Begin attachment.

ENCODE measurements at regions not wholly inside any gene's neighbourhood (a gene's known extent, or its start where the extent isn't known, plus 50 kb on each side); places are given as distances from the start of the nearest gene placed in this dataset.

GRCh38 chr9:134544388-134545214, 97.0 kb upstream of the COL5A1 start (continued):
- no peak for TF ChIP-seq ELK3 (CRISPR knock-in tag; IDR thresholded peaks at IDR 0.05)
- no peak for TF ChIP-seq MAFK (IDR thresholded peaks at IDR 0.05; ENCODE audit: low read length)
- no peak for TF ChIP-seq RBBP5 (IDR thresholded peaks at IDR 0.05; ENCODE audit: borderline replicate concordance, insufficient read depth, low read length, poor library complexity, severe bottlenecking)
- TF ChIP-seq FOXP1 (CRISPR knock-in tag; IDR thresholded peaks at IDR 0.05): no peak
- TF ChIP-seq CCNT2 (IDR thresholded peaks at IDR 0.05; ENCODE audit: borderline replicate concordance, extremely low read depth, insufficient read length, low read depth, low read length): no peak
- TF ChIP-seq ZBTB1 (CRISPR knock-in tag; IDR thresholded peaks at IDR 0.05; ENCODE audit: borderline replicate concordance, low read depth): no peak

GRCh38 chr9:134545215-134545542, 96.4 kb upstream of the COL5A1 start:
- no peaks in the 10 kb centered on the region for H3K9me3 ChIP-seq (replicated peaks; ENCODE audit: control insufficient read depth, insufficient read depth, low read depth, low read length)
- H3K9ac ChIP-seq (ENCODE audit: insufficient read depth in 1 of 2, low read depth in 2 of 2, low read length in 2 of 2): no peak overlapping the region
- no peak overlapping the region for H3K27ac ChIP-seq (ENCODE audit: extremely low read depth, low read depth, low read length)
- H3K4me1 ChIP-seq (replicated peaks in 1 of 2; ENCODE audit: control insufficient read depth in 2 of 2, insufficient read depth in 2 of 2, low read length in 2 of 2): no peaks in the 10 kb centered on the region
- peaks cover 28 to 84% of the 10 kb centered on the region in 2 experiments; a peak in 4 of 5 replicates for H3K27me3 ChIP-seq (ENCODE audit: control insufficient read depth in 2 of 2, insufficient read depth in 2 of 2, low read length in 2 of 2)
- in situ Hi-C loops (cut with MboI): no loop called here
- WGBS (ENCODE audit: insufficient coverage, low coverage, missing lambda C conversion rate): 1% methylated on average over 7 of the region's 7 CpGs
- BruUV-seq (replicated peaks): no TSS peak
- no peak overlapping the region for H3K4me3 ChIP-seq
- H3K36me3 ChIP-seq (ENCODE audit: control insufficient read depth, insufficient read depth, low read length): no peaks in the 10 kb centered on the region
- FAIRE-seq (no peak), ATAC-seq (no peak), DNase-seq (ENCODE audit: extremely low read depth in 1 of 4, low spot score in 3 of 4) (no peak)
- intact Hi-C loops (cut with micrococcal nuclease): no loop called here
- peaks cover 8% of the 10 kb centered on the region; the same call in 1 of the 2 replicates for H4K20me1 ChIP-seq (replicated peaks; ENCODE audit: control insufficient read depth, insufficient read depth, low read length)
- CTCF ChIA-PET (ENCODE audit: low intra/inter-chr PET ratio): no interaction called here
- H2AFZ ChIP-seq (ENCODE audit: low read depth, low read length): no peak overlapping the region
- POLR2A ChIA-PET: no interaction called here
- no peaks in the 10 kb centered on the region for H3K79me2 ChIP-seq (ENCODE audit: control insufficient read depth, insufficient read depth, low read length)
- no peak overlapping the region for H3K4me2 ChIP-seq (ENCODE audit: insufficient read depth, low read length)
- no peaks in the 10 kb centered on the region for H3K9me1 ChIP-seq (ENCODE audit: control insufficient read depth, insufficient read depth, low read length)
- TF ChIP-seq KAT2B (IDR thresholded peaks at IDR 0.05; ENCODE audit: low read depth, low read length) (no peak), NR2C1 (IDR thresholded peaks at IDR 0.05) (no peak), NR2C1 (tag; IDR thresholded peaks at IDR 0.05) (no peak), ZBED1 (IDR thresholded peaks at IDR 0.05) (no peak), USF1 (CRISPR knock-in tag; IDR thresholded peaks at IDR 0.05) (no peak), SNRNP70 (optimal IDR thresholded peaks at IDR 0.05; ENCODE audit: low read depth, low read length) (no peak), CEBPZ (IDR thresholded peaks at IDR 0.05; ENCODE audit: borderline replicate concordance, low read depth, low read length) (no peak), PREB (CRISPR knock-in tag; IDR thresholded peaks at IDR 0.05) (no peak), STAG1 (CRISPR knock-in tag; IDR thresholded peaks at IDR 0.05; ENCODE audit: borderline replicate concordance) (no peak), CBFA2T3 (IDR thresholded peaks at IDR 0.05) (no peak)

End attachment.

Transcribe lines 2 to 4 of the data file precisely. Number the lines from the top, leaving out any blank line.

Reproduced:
GRCh38 chr9:134544388-134545214, 97.0 kb upstream of the COL5A1 start (continued):
- no peak for TF ChIP-seq ELK3 (CRISPR knock-in tag; IDR thresholded peaks at IDR 0.05)
- no peak for TF ChIP-seq MAFK (IDR thresholded peaks at IDR 0.05; ENCODE audit: low read length)